Stonehenge, a Neolithic wonder in southern England, has vexed historians and archaeologists for generations with its many mysteries: How was it constructed? What function did it provide? Where did its towering sandstone boulders arrive from?
That previous problem may well lastly have an remedy following a analyze published Wednesday identified that most of the big stones — recognized as sarsens — seem to be to share a typical origin 25 kilometers (16 miles) away in West Woods, an place that teemed with prehistoric exercise.
The obtaining boosts the idea that the megaliths were introduced to Stonehenge about the very same time: about 2,500 BCE, the monument’s 2nd phase of development, which in convert could be a sign its builders had been from a remarkably structured modern society.
It also contradicts a prior suggestion that one particular substantial sarsen, the Heel Stone, came from the speedy vicinity of the site and was erected before the many others.
The new paper appeared in the journal Science Improvements.
Guide writer David Nash, a professor of bodily geography at the College of Brighton, explained to AFP he and his team had to devise a novel system to evaluate the sarsens, that stand up to nine meters tall (30 feet) and weigh as a great deal as 30 metric tons.
They first utilized portable x-rays to assess the chemical composition of the rocks, which are 99 p.c silica but have traces of a number of other factors.
“That confirmed us that most of the stones have a popular chemistry, which led us to establish that we’re wanting for just one main supply in this article,” mentioned Nash.
Subsequent, they examined two main samples from a person of the stones that ended up acquired all through restoration operate in 1958 but which then went missing until eventually resurfacing in 2018 and 2019, respectively.
They carried out a extra innovative assessment on these samples employing a mass spectrometry machine, which detects a more substantial array of elements at a better precision.
The resulting signature was then compared to 20 probable supply sites for these sedimentary rocks, with West Woods, Wiltshire uncovered to be the closest match.
Only the 17th century English natural thinker John Aubrey had earlier postulated a hyperlink between “Overton Wood,” likely a former title for West Woods, and Stonehenge.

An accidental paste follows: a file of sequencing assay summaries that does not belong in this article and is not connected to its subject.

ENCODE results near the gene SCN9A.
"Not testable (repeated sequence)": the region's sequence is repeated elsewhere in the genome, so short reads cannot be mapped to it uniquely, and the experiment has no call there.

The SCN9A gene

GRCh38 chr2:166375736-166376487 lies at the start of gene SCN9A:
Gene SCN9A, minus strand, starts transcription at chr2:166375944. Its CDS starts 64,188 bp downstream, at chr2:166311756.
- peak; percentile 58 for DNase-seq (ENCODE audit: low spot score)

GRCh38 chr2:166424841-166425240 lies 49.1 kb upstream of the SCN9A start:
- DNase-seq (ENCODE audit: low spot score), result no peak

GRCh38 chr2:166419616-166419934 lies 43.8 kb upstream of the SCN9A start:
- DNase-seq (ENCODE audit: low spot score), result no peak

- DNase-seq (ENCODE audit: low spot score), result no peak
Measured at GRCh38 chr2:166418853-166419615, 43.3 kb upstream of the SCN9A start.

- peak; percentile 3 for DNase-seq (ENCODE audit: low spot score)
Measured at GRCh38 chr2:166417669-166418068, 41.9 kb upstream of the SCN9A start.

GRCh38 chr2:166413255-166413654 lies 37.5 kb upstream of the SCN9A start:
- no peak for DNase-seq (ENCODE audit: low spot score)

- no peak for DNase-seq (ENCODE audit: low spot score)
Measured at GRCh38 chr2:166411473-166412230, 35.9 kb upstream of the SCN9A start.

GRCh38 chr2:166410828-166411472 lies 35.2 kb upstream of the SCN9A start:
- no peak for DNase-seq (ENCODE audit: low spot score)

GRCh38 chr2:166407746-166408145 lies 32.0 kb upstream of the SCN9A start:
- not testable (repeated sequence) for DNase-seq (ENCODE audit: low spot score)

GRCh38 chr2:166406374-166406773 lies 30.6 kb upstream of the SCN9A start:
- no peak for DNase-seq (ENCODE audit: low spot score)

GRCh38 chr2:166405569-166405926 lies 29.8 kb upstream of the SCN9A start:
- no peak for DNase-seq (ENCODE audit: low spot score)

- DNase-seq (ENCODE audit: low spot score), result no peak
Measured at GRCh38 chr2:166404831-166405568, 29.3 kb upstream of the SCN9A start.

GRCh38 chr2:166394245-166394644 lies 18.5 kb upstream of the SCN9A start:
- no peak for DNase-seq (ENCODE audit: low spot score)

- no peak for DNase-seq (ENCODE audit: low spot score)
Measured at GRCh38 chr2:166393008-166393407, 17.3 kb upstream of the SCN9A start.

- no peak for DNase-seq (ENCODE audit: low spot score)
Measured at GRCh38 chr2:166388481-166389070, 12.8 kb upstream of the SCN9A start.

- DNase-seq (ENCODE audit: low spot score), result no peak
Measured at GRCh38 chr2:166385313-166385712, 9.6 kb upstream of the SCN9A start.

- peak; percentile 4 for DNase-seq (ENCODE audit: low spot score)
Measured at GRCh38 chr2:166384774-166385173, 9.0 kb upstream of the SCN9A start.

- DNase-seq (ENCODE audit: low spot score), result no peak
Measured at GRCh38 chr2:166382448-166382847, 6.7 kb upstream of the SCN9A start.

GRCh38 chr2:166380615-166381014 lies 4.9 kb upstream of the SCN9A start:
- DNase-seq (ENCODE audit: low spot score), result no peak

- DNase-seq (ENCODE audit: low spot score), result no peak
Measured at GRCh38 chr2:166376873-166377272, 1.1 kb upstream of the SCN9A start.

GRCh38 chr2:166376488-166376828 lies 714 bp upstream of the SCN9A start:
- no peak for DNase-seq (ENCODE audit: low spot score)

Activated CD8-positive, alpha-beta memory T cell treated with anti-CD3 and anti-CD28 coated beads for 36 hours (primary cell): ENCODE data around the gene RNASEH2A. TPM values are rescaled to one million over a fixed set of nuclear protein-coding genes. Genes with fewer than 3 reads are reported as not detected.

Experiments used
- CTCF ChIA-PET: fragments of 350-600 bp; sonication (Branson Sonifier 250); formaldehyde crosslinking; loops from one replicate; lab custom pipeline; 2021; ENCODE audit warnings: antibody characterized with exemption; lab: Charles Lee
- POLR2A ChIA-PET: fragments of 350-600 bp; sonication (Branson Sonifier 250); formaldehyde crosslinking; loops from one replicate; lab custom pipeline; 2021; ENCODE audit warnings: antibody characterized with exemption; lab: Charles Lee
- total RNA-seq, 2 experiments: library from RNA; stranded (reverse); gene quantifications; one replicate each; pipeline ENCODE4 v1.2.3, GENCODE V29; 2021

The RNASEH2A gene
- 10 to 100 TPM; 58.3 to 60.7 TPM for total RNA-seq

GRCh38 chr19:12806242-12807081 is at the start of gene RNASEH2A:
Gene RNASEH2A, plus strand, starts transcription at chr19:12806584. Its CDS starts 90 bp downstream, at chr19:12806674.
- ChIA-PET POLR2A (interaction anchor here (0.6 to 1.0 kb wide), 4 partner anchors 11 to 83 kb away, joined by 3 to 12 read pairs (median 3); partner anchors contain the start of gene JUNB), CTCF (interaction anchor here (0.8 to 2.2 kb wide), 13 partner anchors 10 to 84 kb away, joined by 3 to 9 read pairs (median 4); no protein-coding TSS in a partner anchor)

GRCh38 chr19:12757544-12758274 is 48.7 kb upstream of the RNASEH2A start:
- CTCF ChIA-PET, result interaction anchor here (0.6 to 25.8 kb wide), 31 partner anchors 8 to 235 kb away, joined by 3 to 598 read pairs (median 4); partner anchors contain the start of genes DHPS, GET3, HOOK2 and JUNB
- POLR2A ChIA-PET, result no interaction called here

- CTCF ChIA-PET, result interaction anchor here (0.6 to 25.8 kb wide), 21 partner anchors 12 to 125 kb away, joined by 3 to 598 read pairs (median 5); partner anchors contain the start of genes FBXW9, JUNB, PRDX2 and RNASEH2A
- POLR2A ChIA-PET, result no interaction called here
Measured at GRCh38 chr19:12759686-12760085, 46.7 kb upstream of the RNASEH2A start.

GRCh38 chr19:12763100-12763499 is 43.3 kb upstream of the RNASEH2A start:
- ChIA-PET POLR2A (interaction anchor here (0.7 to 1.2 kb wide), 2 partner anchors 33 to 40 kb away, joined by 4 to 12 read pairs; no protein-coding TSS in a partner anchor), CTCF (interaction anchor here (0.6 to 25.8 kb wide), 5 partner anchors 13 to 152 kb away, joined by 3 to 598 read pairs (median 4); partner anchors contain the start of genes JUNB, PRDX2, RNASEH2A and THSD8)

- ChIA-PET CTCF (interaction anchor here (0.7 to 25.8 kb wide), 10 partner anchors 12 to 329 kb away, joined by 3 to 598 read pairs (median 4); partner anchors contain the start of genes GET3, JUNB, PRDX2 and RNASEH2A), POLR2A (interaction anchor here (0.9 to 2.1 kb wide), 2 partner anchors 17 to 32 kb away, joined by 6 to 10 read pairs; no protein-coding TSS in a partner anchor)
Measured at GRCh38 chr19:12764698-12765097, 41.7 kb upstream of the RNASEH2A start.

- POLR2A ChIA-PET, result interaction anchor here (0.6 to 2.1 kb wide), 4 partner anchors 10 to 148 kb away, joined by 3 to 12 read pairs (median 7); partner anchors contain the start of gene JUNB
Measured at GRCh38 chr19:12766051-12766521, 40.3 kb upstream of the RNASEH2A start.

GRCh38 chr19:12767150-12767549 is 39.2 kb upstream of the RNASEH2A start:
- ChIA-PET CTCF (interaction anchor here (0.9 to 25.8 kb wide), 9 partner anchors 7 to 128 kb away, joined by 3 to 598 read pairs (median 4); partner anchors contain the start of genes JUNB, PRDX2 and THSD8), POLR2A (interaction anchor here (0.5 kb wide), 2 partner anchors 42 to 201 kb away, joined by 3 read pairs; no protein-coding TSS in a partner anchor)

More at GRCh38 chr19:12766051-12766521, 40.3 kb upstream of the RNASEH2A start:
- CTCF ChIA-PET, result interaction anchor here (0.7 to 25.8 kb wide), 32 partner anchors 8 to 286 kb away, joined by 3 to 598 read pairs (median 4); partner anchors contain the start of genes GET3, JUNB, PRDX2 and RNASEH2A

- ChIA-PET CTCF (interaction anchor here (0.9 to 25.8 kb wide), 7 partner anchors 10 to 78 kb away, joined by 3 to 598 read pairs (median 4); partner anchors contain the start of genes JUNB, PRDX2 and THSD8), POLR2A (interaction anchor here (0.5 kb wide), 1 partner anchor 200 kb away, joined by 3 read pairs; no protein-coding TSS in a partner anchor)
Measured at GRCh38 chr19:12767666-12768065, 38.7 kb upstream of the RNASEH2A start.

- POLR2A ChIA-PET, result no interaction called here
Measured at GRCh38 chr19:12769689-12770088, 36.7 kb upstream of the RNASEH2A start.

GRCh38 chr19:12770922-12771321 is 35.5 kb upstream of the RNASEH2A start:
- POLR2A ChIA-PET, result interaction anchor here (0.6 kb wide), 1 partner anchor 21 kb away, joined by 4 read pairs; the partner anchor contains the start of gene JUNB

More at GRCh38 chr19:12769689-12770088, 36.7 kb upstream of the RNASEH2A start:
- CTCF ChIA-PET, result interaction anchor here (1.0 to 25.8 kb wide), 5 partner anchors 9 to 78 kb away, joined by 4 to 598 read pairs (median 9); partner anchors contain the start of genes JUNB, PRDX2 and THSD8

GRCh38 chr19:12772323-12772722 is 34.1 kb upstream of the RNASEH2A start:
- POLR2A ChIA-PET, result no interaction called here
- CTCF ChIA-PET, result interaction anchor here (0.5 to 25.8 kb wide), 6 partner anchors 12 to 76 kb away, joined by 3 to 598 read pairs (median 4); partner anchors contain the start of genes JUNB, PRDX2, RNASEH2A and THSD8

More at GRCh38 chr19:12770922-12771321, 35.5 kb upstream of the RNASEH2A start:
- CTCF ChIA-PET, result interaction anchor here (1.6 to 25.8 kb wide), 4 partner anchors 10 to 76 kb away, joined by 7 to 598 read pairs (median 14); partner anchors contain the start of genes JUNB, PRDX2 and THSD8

Past work has located that Stonehenge’s scaled-down “bluestones” came from Wales, about 200 kilometers (160 miles) to the west, and the new review says that they and the sarsens had been put at the similar time.
“So it ought to have been an monumental endeavor likely on at that time,” claimed Nash. “Stonehenge is like a convergence of resources remaining brought in from different areas.”
Just how the early Britons had been able to transportation the boulders weighing up to 30 tons a distance of 25 kilometers remains unidentified — nevertheless the prevailing strategy is they ended up dragged together sleds. The site’s significance also remains mysterious.
“I imagine you are looking at a really arranged society there,” additional Nash.
As for why they picked West Woods, he explained, it could have been a situation of pragmatism as it was one particular of the closest web pages.
But the location was also a hive of Early Neolithic action.
It is house to a large ancient burial internet site known as a barrow, a big circular earthwork, prehistoric cultivated fields that are now woodland, and a polissoir — a rock applied to sharpen historical stone axes.
Nash reported that the procedure the analysis workforce experienced devised could aid answer even further archaeological thoughts, these kinds of as the route utilised to transportation the boulders — which can be inferred if sarsen chippings are uncovered at waypoints.
He and his team also hope to use the methods on other ancient sarsen sites scattered all over Britain.